Finding ways to help Japanese and Canadian churches connect with each other is one goal of a pastoral couple serving in Japan after years of ministry in British Columbia.
When Gerald Neufeld, pastor of Mennonite Japanese Christian Fellowship in Surrey, B.C., and his wife Rie felt a call to return to Japan, their family moved there last year.
Neufeld continues as pastor of the B.C. congregation, giving online messages once a month. He is on sabbatical until the end of March, and is using the time to upgrade his Japanese language skills and reflect on his personal calling.
“Most Japanese churches in North America and in Japan are very small, but if we can build connections online, we can function as a larger family, sharing resources,” Gerald says.
The Neufelds’ goal is to help build connections between people and churches in Japan and Canada.
“One challenge that we face is that it’s tempting for people to slip into doing things according to an old model where the powerful churches send money and resources overseas to the ‘needy’ people,” Gerald says. “Our hope is to somehow build relationships that are more reciprocal, where sharing happens both ways. An exchange program can be developed. Right now, we’re waiting for the renovations with the Anabaptist Centre to be started and completed, so that we can move in.”
He says the centre needs to upgraded to withstand earthquakes.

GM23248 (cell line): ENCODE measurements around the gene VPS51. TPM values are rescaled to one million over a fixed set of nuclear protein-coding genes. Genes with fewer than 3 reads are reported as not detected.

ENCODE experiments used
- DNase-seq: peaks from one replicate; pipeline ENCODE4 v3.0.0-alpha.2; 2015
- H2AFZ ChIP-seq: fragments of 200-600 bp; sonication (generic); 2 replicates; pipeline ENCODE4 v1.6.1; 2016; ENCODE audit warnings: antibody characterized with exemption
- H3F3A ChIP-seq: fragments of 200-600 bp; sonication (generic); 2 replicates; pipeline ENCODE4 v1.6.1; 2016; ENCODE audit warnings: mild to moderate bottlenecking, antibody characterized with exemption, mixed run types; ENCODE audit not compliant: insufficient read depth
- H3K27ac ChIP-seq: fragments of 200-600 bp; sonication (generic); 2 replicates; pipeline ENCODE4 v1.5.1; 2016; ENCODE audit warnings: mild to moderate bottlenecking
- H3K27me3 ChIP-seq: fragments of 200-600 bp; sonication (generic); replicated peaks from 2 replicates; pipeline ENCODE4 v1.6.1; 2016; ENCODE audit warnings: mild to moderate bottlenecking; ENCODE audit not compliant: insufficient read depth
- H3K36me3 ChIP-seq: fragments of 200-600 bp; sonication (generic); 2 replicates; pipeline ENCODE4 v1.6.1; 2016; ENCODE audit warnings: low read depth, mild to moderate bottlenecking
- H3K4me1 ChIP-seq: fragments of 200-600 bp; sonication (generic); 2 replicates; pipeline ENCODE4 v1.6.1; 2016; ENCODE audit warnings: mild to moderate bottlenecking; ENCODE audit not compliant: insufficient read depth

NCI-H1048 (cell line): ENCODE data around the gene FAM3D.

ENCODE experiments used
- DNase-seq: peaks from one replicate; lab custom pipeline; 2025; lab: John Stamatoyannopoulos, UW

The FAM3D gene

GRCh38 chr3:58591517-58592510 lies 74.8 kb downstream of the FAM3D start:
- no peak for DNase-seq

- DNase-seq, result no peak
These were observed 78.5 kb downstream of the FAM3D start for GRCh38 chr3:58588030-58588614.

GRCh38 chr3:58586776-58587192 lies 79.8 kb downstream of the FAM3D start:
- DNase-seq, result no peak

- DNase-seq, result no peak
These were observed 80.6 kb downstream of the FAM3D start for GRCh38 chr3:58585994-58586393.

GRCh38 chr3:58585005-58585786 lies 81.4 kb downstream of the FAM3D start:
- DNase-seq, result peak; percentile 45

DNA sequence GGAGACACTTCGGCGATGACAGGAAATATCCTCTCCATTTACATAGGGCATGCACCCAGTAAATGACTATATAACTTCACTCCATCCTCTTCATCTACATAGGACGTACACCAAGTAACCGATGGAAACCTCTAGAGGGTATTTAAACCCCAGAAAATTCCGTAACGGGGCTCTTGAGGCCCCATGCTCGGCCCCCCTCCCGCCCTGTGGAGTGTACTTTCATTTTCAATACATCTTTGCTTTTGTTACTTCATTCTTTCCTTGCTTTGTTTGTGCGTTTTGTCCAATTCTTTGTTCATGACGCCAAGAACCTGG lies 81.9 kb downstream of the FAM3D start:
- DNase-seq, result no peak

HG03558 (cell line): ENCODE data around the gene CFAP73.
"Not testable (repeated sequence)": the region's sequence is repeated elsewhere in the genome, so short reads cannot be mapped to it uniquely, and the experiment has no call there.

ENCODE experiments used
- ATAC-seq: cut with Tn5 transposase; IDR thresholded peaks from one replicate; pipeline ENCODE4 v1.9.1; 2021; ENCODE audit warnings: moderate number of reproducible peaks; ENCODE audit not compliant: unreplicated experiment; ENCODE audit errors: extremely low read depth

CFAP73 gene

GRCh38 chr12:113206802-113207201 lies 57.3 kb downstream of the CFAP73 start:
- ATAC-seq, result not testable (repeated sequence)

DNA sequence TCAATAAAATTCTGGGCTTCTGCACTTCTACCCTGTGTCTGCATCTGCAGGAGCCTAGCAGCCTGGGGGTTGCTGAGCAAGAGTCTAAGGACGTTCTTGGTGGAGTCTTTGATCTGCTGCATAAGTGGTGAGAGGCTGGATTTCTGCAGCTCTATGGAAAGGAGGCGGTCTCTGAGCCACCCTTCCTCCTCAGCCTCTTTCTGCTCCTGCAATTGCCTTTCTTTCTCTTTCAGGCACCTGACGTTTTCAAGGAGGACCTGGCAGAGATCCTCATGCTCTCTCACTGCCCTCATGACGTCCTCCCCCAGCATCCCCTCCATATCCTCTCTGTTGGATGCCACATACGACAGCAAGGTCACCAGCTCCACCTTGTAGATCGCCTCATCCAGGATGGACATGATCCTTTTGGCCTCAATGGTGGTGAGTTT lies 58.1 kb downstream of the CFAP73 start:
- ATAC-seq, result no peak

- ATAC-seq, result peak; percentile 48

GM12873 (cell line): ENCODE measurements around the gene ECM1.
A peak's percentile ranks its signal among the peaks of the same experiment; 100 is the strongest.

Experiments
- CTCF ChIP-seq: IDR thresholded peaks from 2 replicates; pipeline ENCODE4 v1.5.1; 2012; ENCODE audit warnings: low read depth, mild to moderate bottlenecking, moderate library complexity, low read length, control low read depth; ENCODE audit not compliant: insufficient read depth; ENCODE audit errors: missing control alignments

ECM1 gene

The Neufelds arrived in Tokyo just before the borders were closed to foreigners due to COVID-19. They have been visiting churches in Yayoidai, Honancho and Minuma, and living in the Yayoidai Brethren in Christ church house in Kodaira City until the Anabaptist Centre renovations are complete.
They are spending time getting to know the people of the Tokyo Area Fellowship of Mennonite Churches, finding out what their vision is for the future and learning from them.
The Neufelds hope to clarify their role by April.
“One style of leadership is to have a catalyst/ambassador-style role rather than standing out as a full-time missionary, yet we need more clarity as to how,” says Gerald. “We are in conversation with representatives of Mennonite Church British Columbia and MC Canada Witness. With their help, we hope to be able to clarify our role, which would be different than that of traditional mission workers. We’d then have a new title, which is important in Japan especially. The Tokyo people need to know that we’re not just coming on our own, but that we also represent others and have a formal role.”
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